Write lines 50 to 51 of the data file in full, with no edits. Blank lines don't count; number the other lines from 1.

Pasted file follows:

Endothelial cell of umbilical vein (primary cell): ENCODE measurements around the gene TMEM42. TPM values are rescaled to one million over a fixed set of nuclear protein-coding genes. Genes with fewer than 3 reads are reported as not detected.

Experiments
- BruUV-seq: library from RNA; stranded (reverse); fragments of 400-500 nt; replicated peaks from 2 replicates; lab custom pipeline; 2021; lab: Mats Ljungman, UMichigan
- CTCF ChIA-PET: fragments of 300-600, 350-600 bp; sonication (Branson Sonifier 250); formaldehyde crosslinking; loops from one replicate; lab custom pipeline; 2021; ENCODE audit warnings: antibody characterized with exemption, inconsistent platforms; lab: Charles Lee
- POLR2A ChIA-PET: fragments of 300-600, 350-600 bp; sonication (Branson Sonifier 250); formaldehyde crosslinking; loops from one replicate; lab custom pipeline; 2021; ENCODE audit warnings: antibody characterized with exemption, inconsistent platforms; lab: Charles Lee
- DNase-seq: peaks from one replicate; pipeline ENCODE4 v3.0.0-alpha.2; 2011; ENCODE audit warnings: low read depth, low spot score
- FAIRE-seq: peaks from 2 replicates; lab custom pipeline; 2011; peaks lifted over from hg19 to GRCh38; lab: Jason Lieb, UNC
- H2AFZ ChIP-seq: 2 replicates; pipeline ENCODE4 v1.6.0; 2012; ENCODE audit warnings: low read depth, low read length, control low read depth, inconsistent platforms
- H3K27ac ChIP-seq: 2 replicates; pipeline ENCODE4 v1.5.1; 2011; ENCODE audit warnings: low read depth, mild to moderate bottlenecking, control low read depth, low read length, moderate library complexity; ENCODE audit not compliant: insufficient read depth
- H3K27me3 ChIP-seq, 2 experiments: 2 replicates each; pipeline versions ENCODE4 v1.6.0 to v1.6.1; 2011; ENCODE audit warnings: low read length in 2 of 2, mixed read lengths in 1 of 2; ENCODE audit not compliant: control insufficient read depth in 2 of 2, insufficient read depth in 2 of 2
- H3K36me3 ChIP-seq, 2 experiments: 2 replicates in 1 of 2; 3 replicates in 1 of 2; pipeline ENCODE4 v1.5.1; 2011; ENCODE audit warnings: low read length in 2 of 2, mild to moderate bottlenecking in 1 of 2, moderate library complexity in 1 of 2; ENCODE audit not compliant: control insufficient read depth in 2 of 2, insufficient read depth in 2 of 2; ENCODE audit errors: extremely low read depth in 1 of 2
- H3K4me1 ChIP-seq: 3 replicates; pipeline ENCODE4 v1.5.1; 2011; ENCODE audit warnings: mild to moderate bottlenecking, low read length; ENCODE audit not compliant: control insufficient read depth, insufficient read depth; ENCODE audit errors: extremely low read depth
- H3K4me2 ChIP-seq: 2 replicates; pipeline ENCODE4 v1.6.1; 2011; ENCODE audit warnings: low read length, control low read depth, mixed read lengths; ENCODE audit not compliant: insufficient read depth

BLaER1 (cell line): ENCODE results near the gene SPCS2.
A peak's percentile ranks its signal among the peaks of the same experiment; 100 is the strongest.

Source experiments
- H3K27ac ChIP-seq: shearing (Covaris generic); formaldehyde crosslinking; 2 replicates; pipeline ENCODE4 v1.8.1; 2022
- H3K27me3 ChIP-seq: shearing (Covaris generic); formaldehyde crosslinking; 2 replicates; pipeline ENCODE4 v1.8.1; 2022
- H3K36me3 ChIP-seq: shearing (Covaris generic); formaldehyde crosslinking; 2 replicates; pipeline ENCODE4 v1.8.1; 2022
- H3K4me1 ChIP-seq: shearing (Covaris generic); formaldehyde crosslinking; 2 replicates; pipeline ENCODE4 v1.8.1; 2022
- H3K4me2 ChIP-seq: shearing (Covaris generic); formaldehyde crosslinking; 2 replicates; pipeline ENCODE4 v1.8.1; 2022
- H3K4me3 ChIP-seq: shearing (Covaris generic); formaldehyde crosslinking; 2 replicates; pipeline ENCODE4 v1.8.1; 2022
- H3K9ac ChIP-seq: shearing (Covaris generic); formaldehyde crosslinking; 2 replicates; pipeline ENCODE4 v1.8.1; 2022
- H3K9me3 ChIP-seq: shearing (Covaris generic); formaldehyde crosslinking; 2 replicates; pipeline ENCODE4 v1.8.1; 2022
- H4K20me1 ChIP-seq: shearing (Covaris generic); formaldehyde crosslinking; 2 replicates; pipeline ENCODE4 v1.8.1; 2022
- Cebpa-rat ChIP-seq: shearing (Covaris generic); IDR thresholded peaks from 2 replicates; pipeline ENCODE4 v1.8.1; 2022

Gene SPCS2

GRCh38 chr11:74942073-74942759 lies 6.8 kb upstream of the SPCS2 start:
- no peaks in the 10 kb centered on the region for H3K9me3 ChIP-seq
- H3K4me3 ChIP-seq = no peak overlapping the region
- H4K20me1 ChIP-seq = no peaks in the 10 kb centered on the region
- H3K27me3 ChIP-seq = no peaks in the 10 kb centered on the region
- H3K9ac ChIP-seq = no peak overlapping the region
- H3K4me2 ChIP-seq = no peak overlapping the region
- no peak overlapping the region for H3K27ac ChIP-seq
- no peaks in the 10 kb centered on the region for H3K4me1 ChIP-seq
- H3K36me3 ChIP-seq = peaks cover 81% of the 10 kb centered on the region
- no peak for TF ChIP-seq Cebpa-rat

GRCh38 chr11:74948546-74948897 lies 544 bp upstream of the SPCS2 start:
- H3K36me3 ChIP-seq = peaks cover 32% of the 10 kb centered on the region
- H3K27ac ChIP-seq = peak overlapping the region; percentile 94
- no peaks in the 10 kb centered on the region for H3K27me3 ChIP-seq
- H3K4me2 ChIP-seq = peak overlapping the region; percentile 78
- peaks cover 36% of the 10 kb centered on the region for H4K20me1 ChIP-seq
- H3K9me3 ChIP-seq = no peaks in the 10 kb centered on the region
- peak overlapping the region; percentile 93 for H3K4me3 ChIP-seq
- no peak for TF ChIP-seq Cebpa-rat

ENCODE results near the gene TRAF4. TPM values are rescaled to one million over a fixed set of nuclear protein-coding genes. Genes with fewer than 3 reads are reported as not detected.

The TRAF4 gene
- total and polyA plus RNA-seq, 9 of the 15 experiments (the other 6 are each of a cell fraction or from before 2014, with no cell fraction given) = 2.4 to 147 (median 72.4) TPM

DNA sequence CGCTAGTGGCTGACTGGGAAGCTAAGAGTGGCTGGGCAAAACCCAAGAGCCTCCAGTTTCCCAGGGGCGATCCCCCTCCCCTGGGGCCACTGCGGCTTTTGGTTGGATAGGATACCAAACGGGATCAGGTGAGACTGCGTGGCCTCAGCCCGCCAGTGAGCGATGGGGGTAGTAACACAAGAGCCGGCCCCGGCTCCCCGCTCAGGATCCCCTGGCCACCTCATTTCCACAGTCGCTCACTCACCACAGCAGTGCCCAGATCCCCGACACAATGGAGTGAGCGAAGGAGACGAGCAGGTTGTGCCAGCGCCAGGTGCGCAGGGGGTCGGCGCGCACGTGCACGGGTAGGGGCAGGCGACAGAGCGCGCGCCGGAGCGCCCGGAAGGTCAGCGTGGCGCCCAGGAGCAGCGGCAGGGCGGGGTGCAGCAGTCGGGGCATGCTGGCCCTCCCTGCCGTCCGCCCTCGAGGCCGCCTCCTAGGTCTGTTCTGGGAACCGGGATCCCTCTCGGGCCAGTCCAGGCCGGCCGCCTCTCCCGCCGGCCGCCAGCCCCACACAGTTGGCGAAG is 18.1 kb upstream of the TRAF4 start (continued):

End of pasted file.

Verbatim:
- total and polyA plus RNA-seq, 9 of the 15 experiments (the other 6 are each of a cell fraction or from before 2014, with no cell fraction given) = 2.4 to 147 (median 72.4) TPM

DNA sequence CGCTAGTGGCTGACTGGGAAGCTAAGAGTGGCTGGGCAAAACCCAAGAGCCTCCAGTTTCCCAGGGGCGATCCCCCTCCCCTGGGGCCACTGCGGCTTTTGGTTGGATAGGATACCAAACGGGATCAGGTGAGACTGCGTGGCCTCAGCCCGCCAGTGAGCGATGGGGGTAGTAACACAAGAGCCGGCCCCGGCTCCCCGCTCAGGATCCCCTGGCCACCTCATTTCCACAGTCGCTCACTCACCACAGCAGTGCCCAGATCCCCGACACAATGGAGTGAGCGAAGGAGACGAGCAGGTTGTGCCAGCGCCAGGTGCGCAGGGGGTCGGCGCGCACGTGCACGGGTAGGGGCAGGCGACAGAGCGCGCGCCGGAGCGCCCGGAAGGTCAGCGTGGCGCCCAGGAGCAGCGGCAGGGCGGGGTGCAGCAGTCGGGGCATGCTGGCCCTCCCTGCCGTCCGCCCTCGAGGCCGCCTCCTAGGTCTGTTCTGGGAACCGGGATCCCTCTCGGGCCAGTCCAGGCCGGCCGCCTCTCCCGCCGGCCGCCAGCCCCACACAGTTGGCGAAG is 18.1 kb upstream of the TRAF4 start (continued):